US analysts believe a Chinese freelance security consultant with government ties was the author of the code used in cyberattacks on Google and other companies, the Financial Times reported on Monday.
The Wall Street Journal reported meanwhile that a prominent Asian hacking group that is likely Chinese may have been the perpetrators of last year's attacks on the Internet giant and as many as 33 other companies.
The FT, citing an unidentified researcher working for the US government, said a Chinese security consultant in his 30s wrote the part of the program that used a previously unknown security hole in Microsoft's Internet Explorer Web browser to break into computers and insert spyware.
The newspaper said Chinese officials had special access to the work of the author, who posted pieces of the program to a hacking forum.
The man is not a full-time Chinese government worker and did not launch the attacks, the newspaper said, adding that he would "prefer not be used in such offensive efforts."
"If he wants to do the research he's good at, he has to toe the line now and again," the US analyst said. "He would rather not have uniformed guys looking over his shoulder, but there is no way anyone of his skill level can get away from that kind of thing.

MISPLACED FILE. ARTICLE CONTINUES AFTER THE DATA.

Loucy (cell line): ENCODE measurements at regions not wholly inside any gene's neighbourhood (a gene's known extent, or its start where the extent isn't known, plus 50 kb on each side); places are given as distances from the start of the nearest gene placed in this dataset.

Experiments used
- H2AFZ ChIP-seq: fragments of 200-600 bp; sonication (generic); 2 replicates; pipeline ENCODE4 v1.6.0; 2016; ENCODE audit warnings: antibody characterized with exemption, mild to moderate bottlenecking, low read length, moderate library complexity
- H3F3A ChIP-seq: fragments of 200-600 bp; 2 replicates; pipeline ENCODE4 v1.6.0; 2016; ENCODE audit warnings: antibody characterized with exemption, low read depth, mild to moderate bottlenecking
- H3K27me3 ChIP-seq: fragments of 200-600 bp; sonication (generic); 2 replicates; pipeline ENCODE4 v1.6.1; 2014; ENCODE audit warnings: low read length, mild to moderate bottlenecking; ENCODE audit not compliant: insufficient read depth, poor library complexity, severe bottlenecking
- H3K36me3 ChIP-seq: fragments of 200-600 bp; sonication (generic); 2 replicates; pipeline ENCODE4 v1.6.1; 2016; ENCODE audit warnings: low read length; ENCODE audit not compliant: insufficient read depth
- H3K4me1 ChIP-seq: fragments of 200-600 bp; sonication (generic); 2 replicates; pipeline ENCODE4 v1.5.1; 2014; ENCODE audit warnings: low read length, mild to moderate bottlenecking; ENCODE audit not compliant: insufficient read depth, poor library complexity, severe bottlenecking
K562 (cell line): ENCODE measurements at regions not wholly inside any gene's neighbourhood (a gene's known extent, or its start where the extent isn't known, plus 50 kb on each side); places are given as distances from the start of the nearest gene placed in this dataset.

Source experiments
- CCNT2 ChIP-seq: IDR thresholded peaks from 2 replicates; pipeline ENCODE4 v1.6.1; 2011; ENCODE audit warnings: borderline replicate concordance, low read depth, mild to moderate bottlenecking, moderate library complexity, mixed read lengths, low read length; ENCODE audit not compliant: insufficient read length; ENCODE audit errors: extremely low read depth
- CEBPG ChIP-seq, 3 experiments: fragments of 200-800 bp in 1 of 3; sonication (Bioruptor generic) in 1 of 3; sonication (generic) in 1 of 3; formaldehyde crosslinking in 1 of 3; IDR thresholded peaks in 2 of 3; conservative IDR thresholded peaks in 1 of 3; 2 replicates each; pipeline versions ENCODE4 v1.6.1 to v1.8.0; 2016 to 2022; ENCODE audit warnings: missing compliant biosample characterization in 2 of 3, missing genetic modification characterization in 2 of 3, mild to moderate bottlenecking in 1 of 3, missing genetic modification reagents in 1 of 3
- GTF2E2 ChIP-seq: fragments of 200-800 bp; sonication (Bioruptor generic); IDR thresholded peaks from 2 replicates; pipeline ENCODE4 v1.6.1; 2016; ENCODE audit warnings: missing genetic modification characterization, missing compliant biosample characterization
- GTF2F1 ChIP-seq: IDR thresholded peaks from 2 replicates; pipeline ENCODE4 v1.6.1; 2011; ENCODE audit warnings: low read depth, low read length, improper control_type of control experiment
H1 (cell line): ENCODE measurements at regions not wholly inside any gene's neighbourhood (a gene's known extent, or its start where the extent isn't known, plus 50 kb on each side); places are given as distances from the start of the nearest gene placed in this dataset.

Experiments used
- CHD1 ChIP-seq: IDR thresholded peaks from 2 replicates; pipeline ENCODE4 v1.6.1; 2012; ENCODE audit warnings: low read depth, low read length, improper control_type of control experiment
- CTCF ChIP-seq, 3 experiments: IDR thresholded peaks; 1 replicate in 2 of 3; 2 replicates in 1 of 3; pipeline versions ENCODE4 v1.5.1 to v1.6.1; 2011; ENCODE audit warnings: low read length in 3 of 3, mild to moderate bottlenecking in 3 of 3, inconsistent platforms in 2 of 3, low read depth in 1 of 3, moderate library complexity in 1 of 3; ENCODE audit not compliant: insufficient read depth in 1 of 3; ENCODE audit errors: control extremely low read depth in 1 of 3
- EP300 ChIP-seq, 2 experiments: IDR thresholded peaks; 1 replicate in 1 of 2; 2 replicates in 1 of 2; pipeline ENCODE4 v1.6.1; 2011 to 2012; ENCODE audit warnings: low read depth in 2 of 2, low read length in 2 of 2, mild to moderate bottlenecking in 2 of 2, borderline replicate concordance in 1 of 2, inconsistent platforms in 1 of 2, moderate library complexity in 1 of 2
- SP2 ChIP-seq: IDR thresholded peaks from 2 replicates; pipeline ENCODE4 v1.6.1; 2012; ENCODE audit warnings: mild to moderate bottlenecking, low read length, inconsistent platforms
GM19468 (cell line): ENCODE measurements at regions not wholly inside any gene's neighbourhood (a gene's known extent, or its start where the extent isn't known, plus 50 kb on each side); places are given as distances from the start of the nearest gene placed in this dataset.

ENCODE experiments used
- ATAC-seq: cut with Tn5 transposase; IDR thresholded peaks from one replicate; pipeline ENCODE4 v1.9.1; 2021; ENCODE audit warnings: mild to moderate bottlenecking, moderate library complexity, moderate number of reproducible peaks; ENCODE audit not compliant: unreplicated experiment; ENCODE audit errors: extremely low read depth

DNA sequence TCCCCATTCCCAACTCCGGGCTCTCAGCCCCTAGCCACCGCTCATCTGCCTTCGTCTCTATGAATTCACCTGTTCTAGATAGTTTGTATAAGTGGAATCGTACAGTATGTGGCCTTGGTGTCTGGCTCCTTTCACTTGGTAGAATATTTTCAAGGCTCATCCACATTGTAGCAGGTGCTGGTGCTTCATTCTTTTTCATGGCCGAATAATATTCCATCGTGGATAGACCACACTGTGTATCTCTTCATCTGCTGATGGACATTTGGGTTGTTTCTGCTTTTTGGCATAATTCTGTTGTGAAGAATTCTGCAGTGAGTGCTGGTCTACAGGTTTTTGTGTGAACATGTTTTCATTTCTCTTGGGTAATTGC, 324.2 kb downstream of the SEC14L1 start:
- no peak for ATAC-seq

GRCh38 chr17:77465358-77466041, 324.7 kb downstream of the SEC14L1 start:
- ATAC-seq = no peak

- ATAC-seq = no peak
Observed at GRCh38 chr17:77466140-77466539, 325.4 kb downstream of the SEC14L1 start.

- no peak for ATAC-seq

"The state has privileged access to these researchers' work."
The FT also repeated claims made last week in The New York Times that the attacks had been traced to computers at Shanghai Jiaotong University and the Lanxiang Vocational School located in the eastern province of Shandong.
Both institutions have denied involvement, as have the Chinese authorities.
The Wall Street Journal said Monday that the group that attacked Google and others may have been involved in previous attacks tracked by intelligence and law-enforcement officials.
"It is the same folks that have been behind a hell of a lot of other attacks," the Journal quoted a person familiar with probes into some of the affected companies as saying.
The Journal said the group investigators are focusing on uses Chinese computer systems to mount its attacks and has a history of primarily attacking corporations -- not the US military or other government agencies.
The Journal said it is not clear whether the hackers have connections to the Chinese government or whether they are a "patriotic" hacking group that acts in the government's interests.
China has repeatedly denied involvement in the attacks, which have strained US ties and prompted Google to threaten to leave the country.
Google vowed in January to stop bowing to Web censors in China in the wake of the cyberattacks aimed at the US firm's source code and at Gmail accounts of Chinese human rights activists around the world.
Google continues to filter searches as per Chinese law while trying to negotiate a compromise with officials there.
US President Barack Obama said last month that he was "troubled" by the cyberattacks on Google and wants answers from China.
Explore further: Thriving market for dwindling IP addresses is a good commercial reason to finally adopt IPv6